Afterwards we had a quick look around the orchards – the established one in the main garden, where there is a lot of mistletoe, and the newer Mother Orchard adjoining it.  There was more mistletoe than I remember from my last visit – but Chris is keeping it under control.  He cuts the berried (female) plants to sell in the Cotehele shop each Christmas and manages the unberried (male) plants when doing annual tree pruning.  Here are some pics of the old orchard, with its mistletoe:

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Some bird-sown mistletoe plants have been appearing in a few of the Mother Orchard trees, but he is pruning that out entirely, at least for now, as those are still fairly small trees.  Some, on MM106 rootstock, will stay small-ish but others, on M25 rootstock, will grow to standard tree size and be very suitable for mistletoe.  That’s in the long-term of course – but it does mean that the mistletoe colony at Cotehele looks set to survive well into the future, along with the local apple varieties too.  Some pics of the new orchard below:

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PS for my niece Harriet, if she's reading this, apols for not calling in, all a bit last-minute and anyway you wouldn't want to catch our colds...

More Mistletoe Matters – links to mistletoey things to read, buy or do

Grow-Your-Own Mistletoe – kits and gift cards from the English Mistletoe Shop
A Little Book About Mistletoe – printed and Kindle versions
Mistletoe Matters Consultancy – all about mistletoe in Britain
The Mistletoe Pages – even more about mistletoe
Mistletoe Surveys – seeking your input…
Mistletoe Matters on Facebook
Mistletoe Matters on Twitter

 

November 9, 2016

‘Training’ mistletoe, and thoughts on Churchyards

Filed under: Biodiversity,Current Affairs,Gardening,Religion,social history,Travel — Jonathan Briggs @ 2:28 pm

A day out in London last week, at a conference discussing churchyard trees. Not about mistletoe.  But a surprising number of mistletoe angles…

windsor1

A rather blurred picture of some rail-side mistletoe

Starting with the journey there – as I caught the train in from Windsor (the conference was at Waterloo, an easy commute from Windsor) and Windsor is a mistletoe hotspot.  Regular readers will, obviously(!), know this already as I mentioned it last year when reporting on a drive up the Thames valley.

But this was my first time on the railway from Windsor Riverside to Waterloo, and I was keen to find out what mistletoe could be spotted by train.  ‘Training’ plants is a popular pastime with a few (somewhat dedicated) botanists; basically checking on what species you can spot by looking out of the window. It’s more interesting than it sounds, as railway corridors support a variety of species, with some unusual ones in the well-drained habitat amongst the gravel ballast next to the track.  The challenge is to identify them whilst passing at speed…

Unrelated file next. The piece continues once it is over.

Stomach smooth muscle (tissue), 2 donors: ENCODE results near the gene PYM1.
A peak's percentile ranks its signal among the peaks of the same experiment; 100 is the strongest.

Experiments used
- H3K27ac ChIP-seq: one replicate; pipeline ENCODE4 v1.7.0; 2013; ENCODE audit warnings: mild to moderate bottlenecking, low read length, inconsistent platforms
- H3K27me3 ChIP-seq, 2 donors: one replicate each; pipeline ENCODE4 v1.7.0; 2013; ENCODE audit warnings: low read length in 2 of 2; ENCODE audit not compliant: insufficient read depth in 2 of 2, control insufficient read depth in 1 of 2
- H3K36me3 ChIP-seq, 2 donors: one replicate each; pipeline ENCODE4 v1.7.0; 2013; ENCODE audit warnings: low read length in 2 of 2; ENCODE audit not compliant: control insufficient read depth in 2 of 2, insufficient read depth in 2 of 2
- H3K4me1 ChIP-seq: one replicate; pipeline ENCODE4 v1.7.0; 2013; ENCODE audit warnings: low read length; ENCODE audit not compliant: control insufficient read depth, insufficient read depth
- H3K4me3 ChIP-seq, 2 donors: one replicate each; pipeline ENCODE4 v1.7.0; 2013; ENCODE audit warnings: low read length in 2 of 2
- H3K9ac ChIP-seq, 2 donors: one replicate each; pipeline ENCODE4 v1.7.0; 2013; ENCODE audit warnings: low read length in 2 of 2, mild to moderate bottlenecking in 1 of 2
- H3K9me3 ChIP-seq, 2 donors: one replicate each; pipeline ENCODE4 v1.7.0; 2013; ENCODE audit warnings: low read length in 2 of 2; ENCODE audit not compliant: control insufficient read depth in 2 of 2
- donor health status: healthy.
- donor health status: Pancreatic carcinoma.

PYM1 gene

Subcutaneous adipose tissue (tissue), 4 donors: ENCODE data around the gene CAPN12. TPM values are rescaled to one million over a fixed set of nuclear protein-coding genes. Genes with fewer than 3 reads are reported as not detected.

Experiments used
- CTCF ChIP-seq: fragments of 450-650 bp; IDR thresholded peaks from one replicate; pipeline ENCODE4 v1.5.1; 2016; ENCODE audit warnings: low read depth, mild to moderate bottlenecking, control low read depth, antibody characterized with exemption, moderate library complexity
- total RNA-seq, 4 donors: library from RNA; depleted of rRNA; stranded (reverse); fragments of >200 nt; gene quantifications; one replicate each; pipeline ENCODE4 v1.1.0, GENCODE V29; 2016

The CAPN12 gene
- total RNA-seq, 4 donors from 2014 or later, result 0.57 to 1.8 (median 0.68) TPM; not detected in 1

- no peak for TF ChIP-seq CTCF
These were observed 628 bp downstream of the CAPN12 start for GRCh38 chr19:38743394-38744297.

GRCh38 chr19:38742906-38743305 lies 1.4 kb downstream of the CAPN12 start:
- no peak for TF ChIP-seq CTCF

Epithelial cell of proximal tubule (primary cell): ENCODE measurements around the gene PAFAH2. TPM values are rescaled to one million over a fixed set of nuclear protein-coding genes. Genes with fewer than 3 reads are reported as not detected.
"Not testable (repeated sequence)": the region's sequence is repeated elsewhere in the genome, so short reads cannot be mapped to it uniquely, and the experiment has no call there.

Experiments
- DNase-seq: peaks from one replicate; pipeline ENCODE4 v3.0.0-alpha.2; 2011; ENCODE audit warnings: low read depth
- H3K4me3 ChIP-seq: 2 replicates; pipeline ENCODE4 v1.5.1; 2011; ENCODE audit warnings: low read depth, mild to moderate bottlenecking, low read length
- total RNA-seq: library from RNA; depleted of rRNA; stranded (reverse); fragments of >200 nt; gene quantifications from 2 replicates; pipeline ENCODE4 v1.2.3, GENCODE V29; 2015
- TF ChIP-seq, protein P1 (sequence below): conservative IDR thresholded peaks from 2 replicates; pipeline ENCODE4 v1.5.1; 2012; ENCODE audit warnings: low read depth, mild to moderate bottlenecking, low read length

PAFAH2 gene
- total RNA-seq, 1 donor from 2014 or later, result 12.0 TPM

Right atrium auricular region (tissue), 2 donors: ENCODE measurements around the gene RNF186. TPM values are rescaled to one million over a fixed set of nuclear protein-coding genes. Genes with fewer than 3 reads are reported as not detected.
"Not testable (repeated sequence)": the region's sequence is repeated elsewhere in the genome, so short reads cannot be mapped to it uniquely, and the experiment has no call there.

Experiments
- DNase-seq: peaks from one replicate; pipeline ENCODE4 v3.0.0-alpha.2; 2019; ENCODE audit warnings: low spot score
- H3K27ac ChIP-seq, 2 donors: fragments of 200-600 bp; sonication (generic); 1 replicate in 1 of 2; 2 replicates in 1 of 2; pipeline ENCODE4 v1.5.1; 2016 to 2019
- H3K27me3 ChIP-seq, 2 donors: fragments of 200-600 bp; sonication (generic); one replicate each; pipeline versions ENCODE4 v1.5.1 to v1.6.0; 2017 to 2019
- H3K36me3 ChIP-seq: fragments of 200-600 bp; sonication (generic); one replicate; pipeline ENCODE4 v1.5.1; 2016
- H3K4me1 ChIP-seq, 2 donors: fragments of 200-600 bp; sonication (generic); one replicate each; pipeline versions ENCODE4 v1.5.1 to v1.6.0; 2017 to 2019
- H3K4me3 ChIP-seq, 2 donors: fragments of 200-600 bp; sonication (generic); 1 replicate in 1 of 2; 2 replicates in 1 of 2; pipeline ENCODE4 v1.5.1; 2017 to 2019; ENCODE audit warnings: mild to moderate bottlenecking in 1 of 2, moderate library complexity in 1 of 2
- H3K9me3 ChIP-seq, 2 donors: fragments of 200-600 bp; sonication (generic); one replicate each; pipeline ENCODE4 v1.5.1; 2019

windsor2

Nice pic, but just missed the mistletoe! (off to the left somewhere)

But on this journey I was looking at the wider landscape, trying to spot mistletoe in the riverside trees (the line runs close to the Thames for much of the first section).  Sure enough there were several sections with significant mistletoe colonies – and I, foolishly perhaps, decided to try recording them using a phone camera. Of course, by the time I had spotted a colony and got the phone pointing at it, we had moved on several hundred metres…  And on the way back again in the evening it was dark.

Meanwhile, at the conference, churchyard trees and the challenges of managing them, were discussed at length.  Presentations were made by a mixture of tree experts and clergy, with a general underlying theme that more could and should be done to manage, conserve and plant more churchyard trees, with a particular emphasis on seeing them as part of the individual church’s history.  Indeed, in the case of many of our churchyard yew trees, the argument could be seen as the opposite; many of our older churchyard yews clearly pre-date their particular church’s foundation (some are 2000 years-old), so it is how the church relates to the tree, not the other way round.

church1

Typical churchyard mistletoe – growing on a lime tree in an open situation.

Where does mistletoe fit in to this? Two ways – firstly as another, like yew, evergreen with a long history in tradition and religion, so it has relevance at least.  Secondly, mistletoe loves churchyard trees – they are a perfect habitat, being well-spaced. The mix of native and exotic species often ensures at least one suitable host.

So was mistletoe mentioned? Er, no. Not at all!  Apart from by me in conversations over coffee and lunch.  But those discussions were useful, I think, highlighting the value of churchyard tree for mistletoe and the potential for mistletoe to be deliberately planted as part of a tree management project.  It always becomes a talking point, particularly outside its main geographical area.  Good for biodiversity too.  And, last but not least, it has religious relevance.

Not necessarily the right religion – but that’s why it’s a talking point…

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growkitmontage1Mistletoe season looms… and if you want to grow your own talking point have a look at the Mistletoe Grow-Kits from the English Mistletoe Shop.

More Mistletoe Matters – links to mistletoey things to read, buy or do

Grow-Your-Own Mistletoe – kits and gift cards from the English Mistletoe Shop
A Little Book About Mistletoe – printed and Kindle versions
Mistletoe Matters Consultancy – all about mistletoe in Britain
The Mistletoe Pages – even more about mistletoe
Mistletoe Surveys – seeking your input…
Mistletoe Matters on Facebook
Mistletoe Matters on Twitter